Following the Eastern MA match, Todd, Kevin and I went back for dinner in the sports bar of their hotel, the Springfield Marriott (Stephanie had stayed home to play some USTA matches of her own). After we had eaten, we were all waiting for the elevator in the lobby- in that hotel the exit to the parking garage is on an upper floor- when we narrowly averted another unpleasant incident. Kevin is 21 and macho and doesn’t back down from anybody, so he tends to have issues with people fairly frequently. In this case he had asked me to use his phone to take a picture of him and Todd, but there was an older guy standing just behind them who was messing up the shot. The guy hadn’t put himself deliberately in our way but when Kevin asked him to move he didn’t react politely either. Kevin started giving him shit and then this guy who looked to be about 70 but mean and ornery yelled back at him and threatened him. By this time our elevator had arrived but Kevin was now pissed and had this look in his eyes that he wanted to go after the guy. Unless he had some kind of weapon or a high-level black belt, this guy would not have fared well against the three of us, but we were one match away from nationals and the last thing we needed was any kind of trouble. Thinking quickly, Todd yanked Kevin into the elevator, pressed the door shut before the old guy could react, and we had gotten past our final challenge of the day.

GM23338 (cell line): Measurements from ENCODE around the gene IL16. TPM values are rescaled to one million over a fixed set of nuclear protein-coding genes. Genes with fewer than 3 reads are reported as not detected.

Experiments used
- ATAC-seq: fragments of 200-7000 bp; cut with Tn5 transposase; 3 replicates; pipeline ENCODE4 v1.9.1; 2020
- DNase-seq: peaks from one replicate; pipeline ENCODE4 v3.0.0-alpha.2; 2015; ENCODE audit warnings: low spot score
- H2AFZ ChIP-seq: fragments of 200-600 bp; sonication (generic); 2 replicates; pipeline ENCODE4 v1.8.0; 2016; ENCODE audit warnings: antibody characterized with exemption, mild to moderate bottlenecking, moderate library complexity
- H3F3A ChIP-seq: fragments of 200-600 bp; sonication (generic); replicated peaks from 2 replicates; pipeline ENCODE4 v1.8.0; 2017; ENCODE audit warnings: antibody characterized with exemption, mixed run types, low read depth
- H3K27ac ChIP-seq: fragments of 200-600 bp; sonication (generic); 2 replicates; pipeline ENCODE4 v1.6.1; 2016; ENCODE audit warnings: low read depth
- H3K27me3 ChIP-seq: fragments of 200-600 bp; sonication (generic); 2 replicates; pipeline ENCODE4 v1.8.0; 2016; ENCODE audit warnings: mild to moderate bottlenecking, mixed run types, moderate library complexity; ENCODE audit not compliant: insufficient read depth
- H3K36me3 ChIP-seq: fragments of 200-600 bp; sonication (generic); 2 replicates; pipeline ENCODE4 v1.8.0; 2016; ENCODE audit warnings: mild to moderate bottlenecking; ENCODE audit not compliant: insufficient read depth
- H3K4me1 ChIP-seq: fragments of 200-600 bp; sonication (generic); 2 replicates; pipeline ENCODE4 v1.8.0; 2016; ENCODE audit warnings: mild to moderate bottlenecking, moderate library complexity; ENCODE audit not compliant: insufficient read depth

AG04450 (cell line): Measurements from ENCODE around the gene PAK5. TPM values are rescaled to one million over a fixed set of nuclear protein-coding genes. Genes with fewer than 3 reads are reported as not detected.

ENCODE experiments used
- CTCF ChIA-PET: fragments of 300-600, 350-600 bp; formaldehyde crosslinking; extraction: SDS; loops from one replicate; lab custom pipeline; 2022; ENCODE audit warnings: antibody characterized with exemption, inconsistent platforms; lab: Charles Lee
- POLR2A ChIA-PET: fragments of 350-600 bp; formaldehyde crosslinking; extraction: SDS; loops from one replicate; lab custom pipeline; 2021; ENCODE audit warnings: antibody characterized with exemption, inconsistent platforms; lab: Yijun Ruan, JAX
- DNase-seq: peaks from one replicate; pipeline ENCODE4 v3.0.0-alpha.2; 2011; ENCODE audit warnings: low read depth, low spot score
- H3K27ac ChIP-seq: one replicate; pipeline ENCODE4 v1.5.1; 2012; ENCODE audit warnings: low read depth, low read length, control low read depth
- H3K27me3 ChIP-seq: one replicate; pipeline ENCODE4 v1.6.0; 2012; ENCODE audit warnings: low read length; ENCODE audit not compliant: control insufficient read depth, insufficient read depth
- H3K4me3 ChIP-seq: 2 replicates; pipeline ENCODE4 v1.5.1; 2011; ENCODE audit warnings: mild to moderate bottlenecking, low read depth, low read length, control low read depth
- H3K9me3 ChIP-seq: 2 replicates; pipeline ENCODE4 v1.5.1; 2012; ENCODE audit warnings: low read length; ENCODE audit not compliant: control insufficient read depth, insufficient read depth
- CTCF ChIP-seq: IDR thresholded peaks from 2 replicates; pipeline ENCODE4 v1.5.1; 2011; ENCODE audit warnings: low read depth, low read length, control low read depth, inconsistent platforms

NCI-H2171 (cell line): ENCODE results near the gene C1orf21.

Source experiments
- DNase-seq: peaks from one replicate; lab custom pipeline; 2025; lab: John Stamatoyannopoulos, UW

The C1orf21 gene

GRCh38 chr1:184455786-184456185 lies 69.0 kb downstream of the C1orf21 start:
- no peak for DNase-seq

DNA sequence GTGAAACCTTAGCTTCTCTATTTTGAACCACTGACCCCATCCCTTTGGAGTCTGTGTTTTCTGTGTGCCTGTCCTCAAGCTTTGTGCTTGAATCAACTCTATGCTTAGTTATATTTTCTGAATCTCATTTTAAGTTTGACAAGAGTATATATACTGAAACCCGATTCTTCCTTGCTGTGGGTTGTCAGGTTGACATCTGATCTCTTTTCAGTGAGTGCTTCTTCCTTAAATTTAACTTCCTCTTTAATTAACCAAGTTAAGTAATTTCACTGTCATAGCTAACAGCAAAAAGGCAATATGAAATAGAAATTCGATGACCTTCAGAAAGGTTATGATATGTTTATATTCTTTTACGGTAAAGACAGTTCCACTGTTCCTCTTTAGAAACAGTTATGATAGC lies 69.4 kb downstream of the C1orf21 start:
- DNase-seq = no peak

Winning that second match put us in the driver’s seat in the competition, as Maine had lost to CT in two close sets. If we beat Maine the next morning, we would punch our ticket to California, but even if we lost, we still had a great chance by my calculations given the low number of games (9 in two matches) and sets (none) we had lost up to that point. It wasn’t quite locked up, but it was tough to see a scenario where we would lose. Unbeknownst to me, there had been recent rule change: in the event of a tie between two teams, the head-to-head result between the teams would now supersede the fewest games and sets lost. So if ME beat us head-to-head they would get our spot if MA beat CT. If CT won that and they ended up breaking the resulting three-way tie with sets and/or games lost, we were in pretty good shape. The more I obsessed about it, the more I realized it was very simple: in the immortal words of Al Davis, “Just win, baby!” We controlled our own destiny, and I didn’t want it to come down to some tiebreaker. I wanted to be on the court and feel what it was like to win that last point and make it to a national tournament. In a must-win situation in the 4.5 team sectional final in 2006 I (as captain) had sacrificed my partner and myself against the opposition’s strongest doubles team and lost badly- but our team won 4-1 to go to nationals. This time, though, there was no Blake Wayman or Dave Taylor to cover for me. This time it would be up to me.